“Business leaders interested in attracting the best talent into their companies will need to operate differently in future in order to keep their staff. With the rise of automation and machine learning, it seems like a good bet for business to invest in leaders and management styles which value uniquely human qualities in their workplaces, which have perhaps been undervalued in the past: qualities like creativity, empathy, and a belief in shared business values.”
8) Jon Khoo, innovation partner, Interface
Interface has implemented a highly ambitious, purpose-driven corporate strategy to “reverse climate change”. Khoo believes that the next 20 years will start to reverse some of the adverse impacts. Renewables, resources and a resolute workforce are seen as the key to this ambition.
“By 2038, I expect we will still be seeing higher temperatures due to climate change, significant sea level rises and continued concerns about shortages of resources. That said, I do believe we’ll be seeing evidence of the reversal of global warming and improved air quality. I predict that renewable energy will have become the norm and that we will have seen a significant reduction in GHG emissions – due to a rethink on transport, industrial processes and a move toward plant or insect-based food sources.
“I also believe that we will have adopted more circular approaches to material use. Sustainability will have emerged as a key concern within any role – both in terms of mitigating the impact and how an individual, company or country will need to take responsibility to regenerate our planet. The sustainability professional will remain to activate, to challenge, and to be a catalyst to drive change.”
9) Nick Brown, head of sustainability, Coca-Cola European Partners
In an exclusive interview with edie, Brown highlighted how the ongoing debate on plastics had created a “great opportunity” for business to reshape existing resource policies. These conversations with Government will likely influence national infrastructure for the next 20 years, Brown says.
“Industry has a great opportunity over the next 12 months to really influence and shape the most effective collection and recycling policy frameworks and what they’ll look like for the next 20 years or so.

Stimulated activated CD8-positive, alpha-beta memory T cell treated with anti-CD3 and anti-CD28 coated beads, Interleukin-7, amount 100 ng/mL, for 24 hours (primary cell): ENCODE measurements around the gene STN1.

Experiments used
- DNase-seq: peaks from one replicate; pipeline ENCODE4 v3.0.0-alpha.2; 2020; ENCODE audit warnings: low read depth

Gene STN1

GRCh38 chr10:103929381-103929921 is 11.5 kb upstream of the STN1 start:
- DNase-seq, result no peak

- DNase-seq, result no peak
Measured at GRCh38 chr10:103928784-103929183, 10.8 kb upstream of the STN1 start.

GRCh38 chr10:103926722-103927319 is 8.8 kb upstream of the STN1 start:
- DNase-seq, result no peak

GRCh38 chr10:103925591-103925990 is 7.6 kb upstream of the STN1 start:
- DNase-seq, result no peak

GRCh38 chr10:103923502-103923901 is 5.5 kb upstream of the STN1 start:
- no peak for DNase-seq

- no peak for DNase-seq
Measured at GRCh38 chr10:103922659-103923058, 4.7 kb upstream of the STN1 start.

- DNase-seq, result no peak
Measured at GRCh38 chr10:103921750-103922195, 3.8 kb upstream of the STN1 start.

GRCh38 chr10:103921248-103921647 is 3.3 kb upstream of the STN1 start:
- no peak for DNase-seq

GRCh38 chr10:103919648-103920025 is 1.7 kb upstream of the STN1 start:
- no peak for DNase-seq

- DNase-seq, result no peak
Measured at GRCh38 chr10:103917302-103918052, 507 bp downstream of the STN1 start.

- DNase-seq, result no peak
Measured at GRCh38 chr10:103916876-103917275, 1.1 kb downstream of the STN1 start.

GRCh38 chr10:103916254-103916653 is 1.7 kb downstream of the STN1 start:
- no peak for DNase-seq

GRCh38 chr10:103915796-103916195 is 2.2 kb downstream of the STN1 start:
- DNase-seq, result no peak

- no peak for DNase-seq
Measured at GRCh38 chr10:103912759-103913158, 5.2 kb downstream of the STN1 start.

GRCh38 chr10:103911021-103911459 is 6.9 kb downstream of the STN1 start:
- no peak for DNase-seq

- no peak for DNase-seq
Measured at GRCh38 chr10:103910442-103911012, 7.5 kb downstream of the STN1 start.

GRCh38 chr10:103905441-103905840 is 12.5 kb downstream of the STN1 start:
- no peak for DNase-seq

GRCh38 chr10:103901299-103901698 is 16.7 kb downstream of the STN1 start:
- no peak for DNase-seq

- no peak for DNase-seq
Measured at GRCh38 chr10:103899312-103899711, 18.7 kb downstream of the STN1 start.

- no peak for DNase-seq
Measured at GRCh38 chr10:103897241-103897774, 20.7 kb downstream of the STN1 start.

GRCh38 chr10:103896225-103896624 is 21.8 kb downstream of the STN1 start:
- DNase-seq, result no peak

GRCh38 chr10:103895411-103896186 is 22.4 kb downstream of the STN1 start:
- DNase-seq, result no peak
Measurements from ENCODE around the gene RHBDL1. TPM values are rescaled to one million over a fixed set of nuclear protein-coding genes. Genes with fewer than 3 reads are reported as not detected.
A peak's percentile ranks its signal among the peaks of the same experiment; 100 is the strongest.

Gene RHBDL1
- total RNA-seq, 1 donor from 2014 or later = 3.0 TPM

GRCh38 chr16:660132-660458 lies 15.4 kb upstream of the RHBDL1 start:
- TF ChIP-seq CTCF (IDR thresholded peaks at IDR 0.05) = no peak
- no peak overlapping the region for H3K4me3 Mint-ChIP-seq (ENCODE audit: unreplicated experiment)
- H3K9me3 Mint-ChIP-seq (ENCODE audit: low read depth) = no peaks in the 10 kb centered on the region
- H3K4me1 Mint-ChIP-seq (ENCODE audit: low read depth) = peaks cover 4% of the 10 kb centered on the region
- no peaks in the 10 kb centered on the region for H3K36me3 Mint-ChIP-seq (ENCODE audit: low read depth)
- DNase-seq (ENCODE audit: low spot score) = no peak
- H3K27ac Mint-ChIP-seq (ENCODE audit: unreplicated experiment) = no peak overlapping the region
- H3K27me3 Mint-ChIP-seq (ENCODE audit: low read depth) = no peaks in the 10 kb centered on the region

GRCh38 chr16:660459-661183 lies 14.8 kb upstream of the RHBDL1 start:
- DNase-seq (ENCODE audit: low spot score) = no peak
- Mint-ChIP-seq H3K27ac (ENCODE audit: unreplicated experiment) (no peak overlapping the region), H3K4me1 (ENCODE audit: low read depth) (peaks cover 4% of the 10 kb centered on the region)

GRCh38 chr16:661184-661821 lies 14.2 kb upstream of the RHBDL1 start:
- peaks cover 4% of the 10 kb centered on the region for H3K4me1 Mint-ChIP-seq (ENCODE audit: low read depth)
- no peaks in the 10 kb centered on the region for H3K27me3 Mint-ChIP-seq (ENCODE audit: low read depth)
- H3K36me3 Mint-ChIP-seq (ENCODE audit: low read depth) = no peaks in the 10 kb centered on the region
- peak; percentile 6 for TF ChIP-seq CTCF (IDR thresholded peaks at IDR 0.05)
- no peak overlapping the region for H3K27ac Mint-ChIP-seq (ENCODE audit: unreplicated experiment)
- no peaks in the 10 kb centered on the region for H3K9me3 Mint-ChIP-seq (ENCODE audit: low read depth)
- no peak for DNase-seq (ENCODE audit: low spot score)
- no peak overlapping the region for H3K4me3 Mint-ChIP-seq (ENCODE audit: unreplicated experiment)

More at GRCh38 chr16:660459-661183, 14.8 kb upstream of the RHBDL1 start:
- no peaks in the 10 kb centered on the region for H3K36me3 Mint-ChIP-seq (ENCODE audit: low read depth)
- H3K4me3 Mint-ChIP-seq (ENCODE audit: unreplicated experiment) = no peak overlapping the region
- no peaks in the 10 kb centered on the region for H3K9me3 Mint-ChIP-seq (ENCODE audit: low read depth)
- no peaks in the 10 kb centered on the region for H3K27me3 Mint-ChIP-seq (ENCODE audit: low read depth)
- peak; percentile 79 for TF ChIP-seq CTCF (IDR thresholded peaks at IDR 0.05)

“All parts of the supply chain have been allowed to come together in a way that we haven’t seen in the last decade and we have to applaud the work of WRAP and the Ellen MacArthur Foundation. I’m excited about the next couple of years in terms of policy reform and the public’s interest over the last year has given a lot of people the motivation and the impetus to collaborate in a way that we probably haven’t seen before.”
10) Caroline Laurie, head of sustainability, Kingfisher
The DIY retailer’s new sustainable growth plan targets 50% of the group’s sales by 2020 from products that “actively make customers’ homes more sustainable”. According to Laurie, business will soon be undergoing a shift that captures consumers as part of the sustainability conversation.
“Sustainability strategies have typically focused on the ‘big wide world’ and told people what they should care about rather than understanding what they do care about. But lasting change will come when we can guide the behaviours of our customers in their homes and their day-to-day lives. A big future trend for sustainability will be this shift to a customer-first approach. This is about starting with the customer, understanding their needs and developing strategies that answer these needs.
“We must talk in a way that makes it accessible to the majority. The most important thing I do as a sustainability adviser is to translate sustainability into something personally meaningful, whether I’m talking to a customer, a product buyer, or a chief executive. If we start to speak their language rather than ours, greater change will happen.”
© Faversham House Ltd 2023 edie news articles may be copied or forwarded for individual use only. No other reproduction or distribution is permitted without prior written consent.